Cooking Wine

The term "cooking wine" can either refer to regular wines used for cooking or to wines with higher salt levels or special preservatives that were added to achieve a more stable product once opened. (Wine Spectator, 2019) As alcohol can break down fats and make meat more tender, it is favorably used for stews or sauces that accompany meat dishes in restaurants. (Wine Spectator, 2019)

The market for cooking wine is growing globally. Sales for 2019 have been estimated at 320.5 million USD and forecast to increase to 427.2 million USD in 2027. 36 % of the sales were made with white wines alone. According to current data, 68.3 % of the cooking wine market revenue is generated from the B2B (Business-to-Business) segment. The rising trend in sales is attributed to the increased use of cooking wine in restaurants, other dining venues and the hotel industry.

In addition to the B2B business, the B2C (Business-to-Customer) segment is expected to grow by 3,9 % between 2020 and 2027. This rise could be attributed to younger people’s growing interest in cooking (Grand View Research, 2020). Publicly available cooking recipes on social media and blog sites prove this trend. There are 22,800 company caterers including companies with their own kitchen team and so-called external service providers that offer catering services for enterprises (Statista 2020).

The market for cooking wine, especially in view of company catering, has not been investigated yet. This inspired Dr. Sophie Ghvanidze to launch a project with students in "Project Market Research" – a fourth-semester module of the International Wine Business (IWB) program. The IWB students, who began the degree program in 2018, explored criteria for purchasing cooking wine through quantitative and qualitative research methods. The online surveys that were completed by company caterers and supplemented by expert interviews provided an overview of the quantity, retail channels, and product characteristics relevant in the decision-making process for purchasing cooking wines. The project is explorative but not representative, as it selectively deals with only one segment of the company catering business, excluding the restaurant and hotel industry.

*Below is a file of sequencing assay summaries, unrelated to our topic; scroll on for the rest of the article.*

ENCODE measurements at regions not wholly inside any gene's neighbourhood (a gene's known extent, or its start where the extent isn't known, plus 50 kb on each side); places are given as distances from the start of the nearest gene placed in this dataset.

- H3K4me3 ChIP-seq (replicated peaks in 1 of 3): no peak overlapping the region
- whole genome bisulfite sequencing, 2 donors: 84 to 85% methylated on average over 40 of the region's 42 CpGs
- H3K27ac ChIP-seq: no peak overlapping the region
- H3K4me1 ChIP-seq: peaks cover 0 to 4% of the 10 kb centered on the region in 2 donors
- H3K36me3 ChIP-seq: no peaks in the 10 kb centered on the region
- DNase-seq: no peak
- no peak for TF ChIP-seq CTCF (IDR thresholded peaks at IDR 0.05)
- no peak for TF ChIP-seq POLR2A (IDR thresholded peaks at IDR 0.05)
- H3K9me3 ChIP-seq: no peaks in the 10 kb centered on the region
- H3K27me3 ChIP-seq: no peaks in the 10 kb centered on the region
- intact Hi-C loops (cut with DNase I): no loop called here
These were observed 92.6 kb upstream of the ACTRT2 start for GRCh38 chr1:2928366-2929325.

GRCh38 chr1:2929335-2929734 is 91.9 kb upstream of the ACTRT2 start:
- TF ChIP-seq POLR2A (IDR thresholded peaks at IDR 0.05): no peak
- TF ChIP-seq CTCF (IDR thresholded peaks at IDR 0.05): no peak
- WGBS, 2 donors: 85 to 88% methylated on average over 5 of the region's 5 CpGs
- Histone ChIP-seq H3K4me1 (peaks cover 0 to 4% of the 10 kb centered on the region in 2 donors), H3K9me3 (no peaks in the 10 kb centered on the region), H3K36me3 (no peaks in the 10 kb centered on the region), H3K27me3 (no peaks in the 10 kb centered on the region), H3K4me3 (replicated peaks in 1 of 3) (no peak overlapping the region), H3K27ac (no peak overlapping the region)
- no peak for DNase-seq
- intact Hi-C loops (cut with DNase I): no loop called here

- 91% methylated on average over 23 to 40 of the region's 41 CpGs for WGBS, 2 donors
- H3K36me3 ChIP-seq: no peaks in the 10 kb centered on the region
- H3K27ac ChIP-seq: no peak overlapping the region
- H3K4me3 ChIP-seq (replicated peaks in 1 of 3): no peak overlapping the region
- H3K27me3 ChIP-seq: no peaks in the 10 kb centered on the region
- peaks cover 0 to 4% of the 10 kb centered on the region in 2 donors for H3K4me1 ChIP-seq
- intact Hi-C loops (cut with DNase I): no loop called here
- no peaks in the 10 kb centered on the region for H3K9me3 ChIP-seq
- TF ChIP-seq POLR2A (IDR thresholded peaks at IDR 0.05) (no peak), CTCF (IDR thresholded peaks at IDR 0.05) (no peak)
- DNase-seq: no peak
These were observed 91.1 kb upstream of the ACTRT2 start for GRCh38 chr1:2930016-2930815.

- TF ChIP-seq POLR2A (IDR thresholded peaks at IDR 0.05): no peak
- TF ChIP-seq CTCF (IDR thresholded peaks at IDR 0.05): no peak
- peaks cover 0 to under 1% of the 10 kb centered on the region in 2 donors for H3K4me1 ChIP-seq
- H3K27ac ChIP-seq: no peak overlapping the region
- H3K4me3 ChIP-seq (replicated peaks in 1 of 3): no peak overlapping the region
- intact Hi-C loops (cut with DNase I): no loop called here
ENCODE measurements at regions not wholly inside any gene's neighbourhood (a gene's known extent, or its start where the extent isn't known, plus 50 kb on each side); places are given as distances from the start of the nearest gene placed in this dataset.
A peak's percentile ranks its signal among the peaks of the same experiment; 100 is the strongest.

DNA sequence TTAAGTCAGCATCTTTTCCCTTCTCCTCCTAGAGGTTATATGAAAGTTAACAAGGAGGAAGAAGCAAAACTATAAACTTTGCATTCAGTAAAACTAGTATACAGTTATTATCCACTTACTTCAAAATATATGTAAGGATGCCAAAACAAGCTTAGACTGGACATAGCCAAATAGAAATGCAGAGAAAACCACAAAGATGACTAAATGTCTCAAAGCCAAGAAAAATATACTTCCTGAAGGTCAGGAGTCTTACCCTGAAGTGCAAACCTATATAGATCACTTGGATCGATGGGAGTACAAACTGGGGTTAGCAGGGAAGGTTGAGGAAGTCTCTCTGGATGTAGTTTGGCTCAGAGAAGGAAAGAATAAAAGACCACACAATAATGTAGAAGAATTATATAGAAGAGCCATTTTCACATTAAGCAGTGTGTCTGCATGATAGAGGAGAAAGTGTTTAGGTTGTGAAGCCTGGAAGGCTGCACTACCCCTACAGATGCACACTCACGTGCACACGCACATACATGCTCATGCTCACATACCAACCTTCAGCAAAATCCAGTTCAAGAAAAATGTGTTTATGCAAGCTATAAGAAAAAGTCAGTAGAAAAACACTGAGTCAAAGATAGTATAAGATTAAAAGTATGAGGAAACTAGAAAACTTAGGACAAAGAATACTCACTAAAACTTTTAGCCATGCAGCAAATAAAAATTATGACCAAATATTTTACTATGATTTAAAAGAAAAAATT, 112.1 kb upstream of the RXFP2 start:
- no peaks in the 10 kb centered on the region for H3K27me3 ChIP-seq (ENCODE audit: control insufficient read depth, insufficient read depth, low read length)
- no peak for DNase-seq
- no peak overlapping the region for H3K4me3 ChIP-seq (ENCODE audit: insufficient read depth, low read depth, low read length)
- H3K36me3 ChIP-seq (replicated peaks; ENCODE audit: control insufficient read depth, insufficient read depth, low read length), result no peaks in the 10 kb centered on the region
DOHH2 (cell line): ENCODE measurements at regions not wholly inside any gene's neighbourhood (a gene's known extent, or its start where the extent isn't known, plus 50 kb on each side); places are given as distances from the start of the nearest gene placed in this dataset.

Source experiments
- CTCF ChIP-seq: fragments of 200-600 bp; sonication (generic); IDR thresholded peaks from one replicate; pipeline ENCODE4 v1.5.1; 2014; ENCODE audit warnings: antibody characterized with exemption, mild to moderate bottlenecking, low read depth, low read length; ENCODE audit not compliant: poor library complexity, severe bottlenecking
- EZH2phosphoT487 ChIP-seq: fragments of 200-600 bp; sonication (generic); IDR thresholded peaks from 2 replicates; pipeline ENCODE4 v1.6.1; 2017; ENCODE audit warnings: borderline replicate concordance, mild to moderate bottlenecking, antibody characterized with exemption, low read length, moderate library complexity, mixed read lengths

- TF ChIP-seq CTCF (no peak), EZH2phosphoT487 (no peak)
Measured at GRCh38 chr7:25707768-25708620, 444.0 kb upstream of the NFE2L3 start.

Results of the quantitative study

Over 70 representatives of company catering businesses participated in the online survey resulting in 45 completed questionnaires. Over 50 % of the respondents operate in-house catering businesses with their own kitchen team, and the remaining respondents are external service providers that offer catering services for companies. Most of the respondents operate their catering businesses in the private sector, and 11 % serve the public sector.

Less than half of the respondents serve over 4,000 meals a day, while 1/3 of the company caterers surveyed provide between 2,000 – 3,000 meals a day. The great majority of all participants (64.4 %) purchase cooking wine, and the chef is involved in the purchasing process, along with the operations and catering managers.

Predominantly, cooking wine is purchased wholesale once or twice a year in quantities of more than 31 liters. Over 90 % of all participants are willing to pay between € 1.50 and € 3 per liter. Therefore, almost all participants say the price is an important factor in the purchasing decision. The packaging of cooking wine is considered more important than logistics, e.g. delivery methods and product quality. In contrast, organic certification and regional production are less important in the purchasing decision.

Dry and port wines are most frequently purchased for cooking purposes. Half of the respondents buy dry wines once to several times a month. One-third of catering businesses buy port wines with the same frequency (Figure 2).